Paperwork Reduction Act of 1995 Analysis
This Report and Order adopts a revised information collection requirement subject to the Paperwork Reduction Act of 1995 (“PRA”), Public Law 104-13 (44 U.S.C. 3501 through 3520) pertaining to DTV transition related issues. Specifically, this Report and Order will allow full-service stations seeking to use the new replacement digital television translator service to submit specified attachments to FCC Form 346 when applying for a construction permit. OMB has consented to review the requirement under the emergency processing rules. We believe there is good cause for requesting emergency PRA approval from OMB due to the statutory digital television transition deadline of June 12, 2009.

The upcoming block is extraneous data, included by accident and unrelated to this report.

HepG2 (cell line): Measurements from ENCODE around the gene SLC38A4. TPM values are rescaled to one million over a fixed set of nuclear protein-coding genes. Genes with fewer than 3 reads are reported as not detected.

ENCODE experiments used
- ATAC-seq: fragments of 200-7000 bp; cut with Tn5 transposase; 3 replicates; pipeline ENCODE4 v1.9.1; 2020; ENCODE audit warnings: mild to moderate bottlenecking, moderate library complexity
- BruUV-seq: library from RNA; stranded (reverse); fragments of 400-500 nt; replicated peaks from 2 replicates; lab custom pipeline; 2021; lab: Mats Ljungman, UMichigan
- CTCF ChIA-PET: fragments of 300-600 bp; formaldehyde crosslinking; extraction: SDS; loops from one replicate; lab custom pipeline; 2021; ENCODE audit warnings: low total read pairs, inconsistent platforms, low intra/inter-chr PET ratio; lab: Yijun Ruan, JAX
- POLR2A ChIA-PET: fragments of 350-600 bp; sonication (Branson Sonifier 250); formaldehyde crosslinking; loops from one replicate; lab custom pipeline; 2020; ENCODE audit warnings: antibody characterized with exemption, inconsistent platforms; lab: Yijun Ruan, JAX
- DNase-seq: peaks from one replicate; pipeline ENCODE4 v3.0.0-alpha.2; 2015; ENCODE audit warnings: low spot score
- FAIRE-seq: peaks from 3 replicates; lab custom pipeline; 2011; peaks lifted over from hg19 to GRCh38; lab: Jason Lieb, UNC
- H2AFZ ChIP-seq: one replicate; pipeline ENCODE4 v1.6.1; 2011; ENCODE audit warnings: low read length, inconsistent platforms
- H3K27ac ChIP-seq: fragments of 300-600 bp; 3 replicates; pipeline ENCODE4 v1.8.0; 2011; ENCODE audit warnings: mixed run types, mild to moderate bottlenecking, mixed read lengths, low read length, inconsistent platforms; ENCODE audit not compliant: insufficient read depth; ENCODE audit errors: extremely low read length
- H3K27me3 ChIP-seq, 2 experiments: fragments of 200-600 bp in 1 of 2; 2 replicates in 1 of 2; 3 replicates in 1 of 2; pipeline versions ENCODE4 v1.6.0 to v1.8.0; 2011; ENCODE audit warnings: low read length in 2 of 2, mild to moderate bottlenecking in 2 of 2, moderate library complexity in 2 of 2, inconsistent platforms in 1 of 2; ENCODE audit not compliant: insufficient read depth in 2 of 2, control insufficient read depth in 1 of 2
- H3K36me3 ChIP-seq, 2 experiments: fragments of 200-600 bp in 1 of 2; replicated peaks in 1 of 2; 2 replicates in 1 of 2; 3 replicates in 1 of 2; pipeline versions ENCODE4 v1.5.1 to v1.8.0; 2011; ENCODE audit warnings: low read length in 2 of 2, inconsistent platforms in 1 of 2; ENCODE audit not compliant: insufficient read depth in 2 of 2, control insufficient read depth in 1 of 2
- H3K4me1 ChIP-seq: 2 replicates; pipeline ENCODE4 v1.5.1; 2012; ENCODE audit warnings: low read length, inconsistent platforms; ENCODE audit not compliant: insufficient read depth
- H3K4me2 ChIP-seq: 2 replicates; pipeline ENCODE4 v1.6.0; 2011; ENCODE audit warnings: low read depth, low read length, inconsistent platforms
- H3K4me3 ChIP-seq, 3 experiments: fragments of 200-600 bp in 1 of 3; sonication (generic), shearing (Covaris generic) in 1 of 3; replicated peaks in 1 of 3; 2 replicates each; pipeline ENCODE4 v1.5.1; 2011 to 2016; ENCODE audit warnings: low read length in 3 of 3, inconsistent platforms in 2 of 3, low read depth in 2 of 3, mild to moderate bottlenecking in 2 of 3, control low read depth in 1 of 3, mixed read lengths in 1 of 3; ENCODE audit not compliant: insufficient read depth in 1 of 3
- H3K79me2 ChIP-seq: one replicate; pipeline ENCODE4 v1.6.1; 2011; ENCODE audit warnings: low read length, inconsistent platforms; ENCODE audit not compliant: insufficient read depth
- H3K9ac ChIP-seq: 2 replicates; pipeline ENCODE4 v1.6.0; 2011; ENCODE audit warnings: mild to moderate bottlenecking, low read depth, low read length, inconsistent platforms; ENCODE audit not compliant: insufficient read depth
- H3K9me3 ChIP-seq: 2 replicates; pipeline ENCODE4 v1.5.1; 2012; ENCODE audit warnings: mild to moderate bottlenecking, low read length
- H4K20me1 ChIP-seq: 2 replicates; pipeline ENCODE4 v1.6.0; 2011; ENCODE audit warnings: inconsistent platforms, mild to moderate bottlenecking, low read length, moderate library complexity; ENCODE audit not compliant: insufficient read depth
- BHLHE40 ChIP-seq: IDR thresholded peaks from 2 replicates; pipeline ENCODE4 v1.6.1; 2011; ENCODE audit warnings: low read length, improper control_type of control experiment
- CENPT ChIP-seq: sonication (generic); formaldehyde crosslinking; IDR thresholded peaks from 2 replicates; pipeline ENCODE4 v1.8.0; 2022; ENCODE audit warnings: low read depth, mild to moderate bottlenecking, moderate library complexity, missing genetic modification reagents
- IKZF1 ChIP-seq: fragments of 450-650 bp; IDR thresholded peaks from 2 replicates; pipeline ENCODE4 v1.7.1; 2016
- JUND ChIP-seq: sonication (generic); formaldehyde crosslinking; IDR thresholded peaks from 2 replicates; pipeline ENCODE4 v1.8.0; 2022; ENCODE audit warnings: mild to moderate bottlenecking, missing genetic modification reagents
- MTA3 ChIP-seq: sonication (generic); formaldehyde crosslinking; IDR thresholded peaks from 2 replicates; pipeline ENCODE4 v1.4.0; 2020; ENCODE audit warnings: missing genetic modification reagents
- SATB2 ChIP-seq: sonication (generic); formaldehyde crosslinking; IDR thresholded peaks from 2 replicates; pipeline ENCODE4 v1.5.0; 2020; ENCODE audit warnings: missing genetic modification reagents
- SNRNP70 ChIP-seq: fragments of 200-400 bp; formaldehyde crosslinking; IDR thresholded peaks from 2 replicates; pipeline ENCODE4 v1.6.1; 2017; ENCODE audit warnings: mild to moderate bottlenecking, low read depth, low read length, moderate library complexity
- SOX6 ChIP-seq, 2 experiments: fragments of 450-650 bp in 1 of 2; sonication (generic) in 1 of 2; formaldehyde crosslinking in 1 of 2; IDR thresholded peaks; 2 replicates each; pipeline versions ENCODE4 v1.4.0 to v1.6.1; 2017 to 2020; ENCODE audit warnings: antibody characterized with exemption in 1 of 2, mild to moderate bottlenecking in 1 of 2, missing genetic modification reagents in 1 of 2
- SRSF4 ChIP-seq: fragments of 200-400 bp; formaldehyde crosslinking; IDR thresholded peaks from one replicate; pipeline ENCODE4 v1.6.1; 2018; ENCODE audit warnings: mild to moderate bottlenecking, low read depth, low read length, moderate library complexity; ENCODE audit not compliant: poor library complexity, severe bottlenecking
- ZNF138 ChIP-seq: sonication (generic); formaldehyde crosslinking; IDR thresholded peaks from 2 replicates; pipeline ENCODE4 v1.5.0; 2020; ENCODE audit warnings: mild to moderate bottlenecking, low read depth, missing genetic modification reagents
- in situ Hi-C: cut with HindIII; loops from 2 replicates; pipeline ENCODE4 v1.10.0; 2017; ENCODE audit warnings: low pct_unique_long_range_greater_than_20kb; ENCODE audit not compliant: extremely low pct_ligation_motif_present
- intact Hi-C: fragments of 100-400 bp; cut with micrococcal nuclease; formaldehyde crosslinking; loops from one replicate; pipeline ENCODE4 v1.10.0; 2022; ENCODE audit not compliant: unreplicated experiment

In addition, the Commission notes that pursuant to the Small Business Paperwork Relief Act of 2002, Public Law 107-198, see 44 U.S.C. 3506(c)(4), we previously sought specific comment on how the Commission might “further reduce the information collection burden for small business concerns with fewer than 25 employees.”
Creation of New, Replacement Digital Television Translator Service